Young female patients with PFP (n=15; 14.3±3.2 years; BMI = 22.78±4.0) participated in this case–controlstudy. Each patient with PFP was matched with two control participants, based on age and BMI. Participants completed resting‐state fMRI and patient‐reported outcome measures. To assess differences in brain functional connectivity between the patients with PFP and controls, seed‐to‐voxel analyses were conducted for all six seeds.
There were no group differences in functional connectivity between the patients with PFP and controls for the bilateral ACC seed (all p > 0.05). Patients with PFP exhibited less connectivity between the bilateral thalamus seed and one cluster in the bilateral ACC compared with controls (p = 0.011).
There were no group differences in connectivity between the patients with PFP and controls for the bilateral amygdala seed (all p > 0.05). However, in patients with PFP, greater pain‐related disability was related to greater connectivity between the bilateral amygdala seed and clusters in the left (L) postcentral gyrus (S1; p = 0.041) and right (R) supramarginal gyrus (p = 0.041). Greater movement-related dysfunction scores were related to greater connectivity between the bilateral amygdala seed and clusters in the L lingual gyrus (p < 0.001) and L intracalcarine cortex (p < 0.001). Greater fear of pain/movement) was related to greater connectivity between the bilateral amygdala seed and one cluster in the bilateral precuneus (p = 0.03).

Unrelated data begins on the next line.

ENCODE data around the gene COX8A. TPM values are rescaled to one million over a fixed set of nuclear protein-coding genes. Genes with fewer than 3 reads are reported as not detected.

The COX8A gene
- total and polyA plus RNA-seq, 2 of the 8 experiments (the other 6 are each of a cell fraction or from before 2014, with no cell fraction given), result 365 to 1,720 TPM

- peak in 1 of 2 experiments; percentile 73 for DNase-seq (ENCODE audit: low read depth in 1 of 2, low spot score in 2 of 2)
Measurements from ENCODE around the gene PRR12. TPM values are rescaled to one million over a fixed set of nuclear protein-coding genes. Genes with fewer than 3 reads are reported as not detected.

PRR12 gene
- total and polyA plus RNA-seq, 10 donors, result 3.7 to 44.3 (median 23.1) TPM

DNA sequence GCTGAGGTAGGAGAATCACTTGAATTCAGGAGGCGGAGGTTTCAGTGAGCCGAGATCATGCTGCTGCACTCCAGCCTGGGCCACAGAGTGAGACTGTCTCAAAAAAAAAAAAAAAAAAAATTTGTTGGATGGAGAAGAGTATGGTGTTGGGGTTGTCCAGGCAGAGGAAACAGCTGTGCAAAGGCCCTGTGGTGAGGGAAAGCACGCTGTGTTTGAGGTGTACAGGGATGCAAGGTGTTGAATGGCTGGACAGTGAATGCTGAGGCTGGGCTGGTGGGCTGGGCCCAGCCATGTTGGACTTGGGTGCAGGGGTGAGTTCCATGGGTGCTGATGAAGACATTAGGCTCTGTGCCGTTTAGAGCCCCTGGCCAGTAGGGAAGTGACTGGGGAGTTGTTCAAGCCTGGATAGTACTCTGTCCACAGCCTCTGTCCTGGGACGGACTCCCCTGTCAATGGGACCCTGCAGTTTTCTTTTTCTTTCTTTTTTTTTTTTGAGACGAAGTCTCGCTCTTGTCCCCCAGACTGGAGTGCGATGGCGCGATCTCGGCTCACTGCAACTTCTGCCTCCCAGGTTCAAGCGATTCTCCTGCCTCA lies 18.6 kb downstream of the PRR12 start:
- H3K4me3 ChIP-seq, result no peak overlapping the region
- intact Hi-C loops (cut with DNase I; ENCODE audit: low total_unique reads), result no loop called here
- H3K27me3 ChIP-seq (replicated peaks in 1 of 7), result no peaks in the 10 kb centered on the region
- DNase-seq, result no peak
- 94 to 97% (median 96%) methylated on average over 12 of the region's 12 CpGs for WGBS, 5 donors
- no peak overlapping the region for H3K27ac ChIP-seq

Patients with PFP exhibited greater connectivity between the bilateral S1 seed and clusters in the R (p = 0.006) and L precentral gyri (M1; p = 0.008) compared with controls. They also exhibited lower connectivity between the bilateral cerebellum VI seed and clusters in the bilateral ACC (p = 0.01) and L insular (p = 0.019) compared with controls. Less connectivity between the bilateral PCC seed and one cluster in the R hippocampus was observed in patients with PFP compared to controls (p = 0.020).
The findings indicate that chronic pain, less perceived function, and greater perceived movement‐related fear/disability in patients with PFP may contribute to residual CNS alterations in functional brain connectivity. The between‐group findings show that patients with PFP exhibit widespread CNS alterations throughout regions important for pain processing/sensitization, psychological functioning, and sensorimotor integration more broadly. Standard rehabilitation approaches may not be optimized to counteract this neural connectivity, but adopting principles from motor learning has the potential to provide means to subtly influence neural activity
Diekfuss JA et al. (2021) Does central nervous system dysfunction underlie patellofemoral pain in young females? Examining brain functional connectivity in association with patient‐reported outcomes. J Orthop Res. 2021; 1–14.